Young job seekers entering the job market may find themselves in work environments where they’re the youngest among older workers with more experience. Your age shouldn’t keep you from finding work, but your behavior and attitude can. Here are some common missteps young job seekers make that can turn off potential employers, and possibly cost you a great career opportunity.
My friend Sara went to school for graphic design and now has a job as a marketing designer. My friend Joe majored in computer science and just got a software development job earning six figures. My friend Michelle studied environmental science and just got into one of the nation’s top forestry science graduate programs.
They are a minority among my friends from college – they knew what they wanted to do going into school, and now they’re doing it. Most of my friends who have graduated still have no idea what they want to do. Their diplomas are just a reminder of the thousands of dollars in student loans they owe, with no fulfilling job and no paycheck. Read More
You’ve never done this “job search” thing before, or maybe you’ve only dipped into the process when you got a summer job last year. Let’s talk about what actions new college graduates can take in today’s job market. Read More
The job marketing is looking better for college graduates this year than in 2011. According to a recent report by the National Association of Colleges and Employers, employers responding to the 2012 Job Outlook Spring Update say they expect to hire 10.2 percent more new college graduates from the college Class of 2012 than they did from the Class of 2011. Read More
A recent Jobfully blog highlighted some of the differences between older and younger workers in today’s workforce. The blog cautioned older job seekers from jumping to conclusions about the new generation. But younger job seekers have a lot to learn too. This blog is a response from one Gen-Yer on what we can do to work well in a multi-generational workforce, and how we can use our different work approach to get most out of our job search. Read More
“Your major was what?! What in the world are you going to do with that major?” Have you heard this before? If college was a time to major in a subject that was really interesting but not much consideration for future careers, then this blog is for you. Having a degree that doesn’t connect to an obvious profession doesn’t have to limit what you can do in life. In fact, it can open many opportunities.
Finding a job when you’re about to graduate from college can feel daunting. You’ve just spent years of your life earning a degree, and now it’s time to get out there and use it. Many students stay so focused on graduating that they don’t know where to start when it comes to finding a real job. Before you leave campus to start your search, be sure to take advantage of the resources that are readily available to you. Read More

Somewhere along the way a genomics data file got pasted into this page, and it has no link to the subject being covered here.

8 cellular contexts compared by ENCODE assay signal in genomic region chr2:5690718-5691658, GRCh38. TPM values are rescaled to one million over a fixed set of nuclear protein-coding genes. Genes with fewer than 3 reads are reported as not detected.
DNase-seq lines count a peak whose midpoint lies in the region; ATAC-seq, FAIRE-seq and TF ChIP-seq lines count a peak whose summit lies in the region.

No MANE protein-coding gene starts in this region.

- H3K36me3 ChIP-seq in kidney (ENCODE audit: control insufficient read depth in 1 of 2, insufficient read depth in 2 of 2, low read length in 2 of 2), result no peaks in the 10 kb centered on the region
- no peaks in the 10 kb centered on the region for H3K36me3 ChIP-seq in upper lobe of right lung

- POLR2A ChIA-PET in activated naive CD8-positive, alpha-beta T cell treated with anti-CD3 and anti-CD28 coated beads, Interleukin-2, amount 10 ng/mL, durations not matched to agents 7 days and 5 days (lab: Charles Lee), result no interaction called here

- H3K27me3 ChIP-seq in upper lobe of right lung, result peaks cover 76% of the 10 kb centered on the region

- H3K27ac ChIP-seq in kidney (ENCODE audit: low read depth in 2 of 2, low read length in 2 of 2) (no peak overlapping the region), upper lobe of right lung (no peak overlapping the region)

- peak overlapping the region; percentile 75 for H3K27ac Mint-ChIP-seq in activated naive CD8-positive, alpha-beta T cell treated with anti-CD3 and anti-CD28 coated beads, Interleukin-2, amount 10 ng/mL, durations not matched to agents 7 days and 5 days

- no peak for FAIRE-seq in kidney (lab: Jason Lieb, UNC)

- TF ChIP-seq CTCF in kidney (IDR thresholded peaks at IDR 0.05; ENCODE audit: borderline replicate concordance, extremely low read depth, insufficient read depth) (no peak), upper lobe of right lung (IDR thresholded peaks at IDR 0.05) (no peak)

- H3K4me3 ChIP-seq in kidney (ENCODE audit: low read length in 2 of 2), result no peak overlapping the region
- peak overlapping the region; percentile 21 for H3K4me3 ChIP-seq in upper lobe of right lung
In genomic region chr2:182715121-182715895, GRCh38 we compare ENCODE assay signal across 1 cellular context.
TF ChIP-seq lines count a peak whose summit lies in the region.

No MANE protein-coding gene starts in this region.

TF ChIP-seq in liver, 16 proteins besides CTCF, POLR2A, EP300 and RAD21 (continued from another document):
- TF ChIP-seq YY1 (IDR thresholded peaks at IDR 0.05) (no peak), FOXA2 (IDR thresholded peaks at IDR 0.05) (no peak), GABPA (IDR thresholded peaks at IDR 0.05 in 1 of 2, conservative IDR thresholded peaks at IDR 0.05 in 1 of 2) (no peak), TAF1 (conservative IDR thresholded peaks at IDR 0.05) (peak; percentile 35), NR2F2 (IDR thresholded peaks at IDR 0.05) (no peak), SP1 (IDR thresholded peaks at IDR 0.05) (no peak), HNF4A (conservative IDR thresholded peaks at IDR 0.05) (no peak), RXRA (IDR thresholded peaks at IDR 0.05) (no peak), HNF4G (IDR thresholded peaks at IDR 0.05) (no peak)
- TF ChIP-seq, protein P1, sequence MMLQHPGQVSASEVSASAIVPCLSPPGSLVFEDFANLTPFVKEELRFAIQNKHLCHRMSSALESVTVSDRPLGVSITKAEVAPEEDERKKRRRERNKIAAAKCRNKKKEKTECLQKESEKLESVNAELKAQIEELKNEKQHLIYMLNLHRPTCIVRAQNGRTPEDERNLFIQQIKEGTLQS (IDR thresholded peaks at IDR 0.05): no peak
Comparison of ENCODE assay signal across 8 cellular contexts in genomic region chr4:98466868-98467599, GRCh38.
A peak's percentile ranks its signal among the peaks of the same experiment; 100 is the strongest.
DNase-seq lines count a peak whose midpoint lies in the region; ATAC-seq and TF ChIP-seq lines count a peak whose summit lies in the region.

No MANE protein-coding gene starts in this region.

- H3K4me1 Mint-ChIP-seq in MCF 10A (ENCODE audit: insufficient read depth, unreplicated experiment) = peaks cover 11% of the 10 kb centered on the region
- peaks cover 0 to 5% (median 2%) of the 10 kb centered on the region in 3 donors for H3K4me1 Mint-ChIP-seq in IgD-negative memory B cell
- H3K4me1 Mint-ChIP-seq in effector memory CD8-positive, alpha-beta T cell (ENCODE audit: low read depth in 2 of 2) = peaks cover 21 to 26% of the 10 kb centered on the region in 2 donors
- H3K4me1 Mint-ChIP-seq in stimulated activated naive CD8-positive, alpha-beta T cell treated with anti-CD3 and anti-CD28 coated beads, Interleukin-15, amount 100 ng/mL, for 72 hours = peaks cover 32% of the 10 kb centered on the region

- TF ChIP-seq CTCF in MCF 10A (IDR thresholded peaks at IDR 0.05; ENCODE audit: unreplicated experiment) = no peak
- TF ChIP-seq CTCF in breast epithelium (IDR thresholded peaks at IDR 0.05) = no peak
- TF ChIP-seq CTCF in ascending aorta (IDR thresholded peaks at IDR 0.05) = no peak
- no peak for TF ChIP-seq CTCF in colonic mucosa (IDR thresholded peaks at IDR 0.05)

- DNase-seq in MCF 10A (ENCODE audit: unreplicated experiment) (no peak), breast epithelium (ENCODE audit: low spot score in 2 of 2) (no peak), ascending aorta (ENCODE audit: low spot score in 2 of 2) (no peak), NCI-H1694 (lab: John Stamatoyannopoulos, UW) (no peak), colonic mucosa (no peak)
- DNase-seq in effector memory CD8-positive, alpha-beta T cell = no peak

I just came across an interesting article on College Aftermath about some best tactics for the modern job search. The article is right on about today’s job search – in the digital age, your job search is completely different than even ten years ago and it should absolutely begin online. The tips for applying to jobs over the Internet are fine – if you are applying through the classic job portal online. But before you do that, remember to check your network:
In our last blog, we went over some food for thoughts for new college graduates to identify a clear and focused entry into the job market. Today, we will talk about what actions new college graduate can take once they have a good idea on what they are looking for in today’s job market.
Sanitize web image. Potential employers are increasingly Goggling candidates, looking at their Facebook pages and LinkedIn profile. College students are particularly vulnerable to getting a bad “web reputation”. As job seekers, they must do everything possible to clean up their web image, removing or privatizing photos and other content and also creating a positive web presence through a LinkedIn Profile, a professional blog or a professional web page.
A challenging job market awaits the tens of thousands of college graduates who receive their diplomas this month. One recent estimate is that 17% of people ages 20 to 24 do not have a job and two million college graduates are unemployed. The good news is that the job market for recent college grads is improving, with hiring up 5% according to the National Association of Colleges and Employers. Even with less than ideal numbers, there is much new college graduates can do to find fulfilling employment.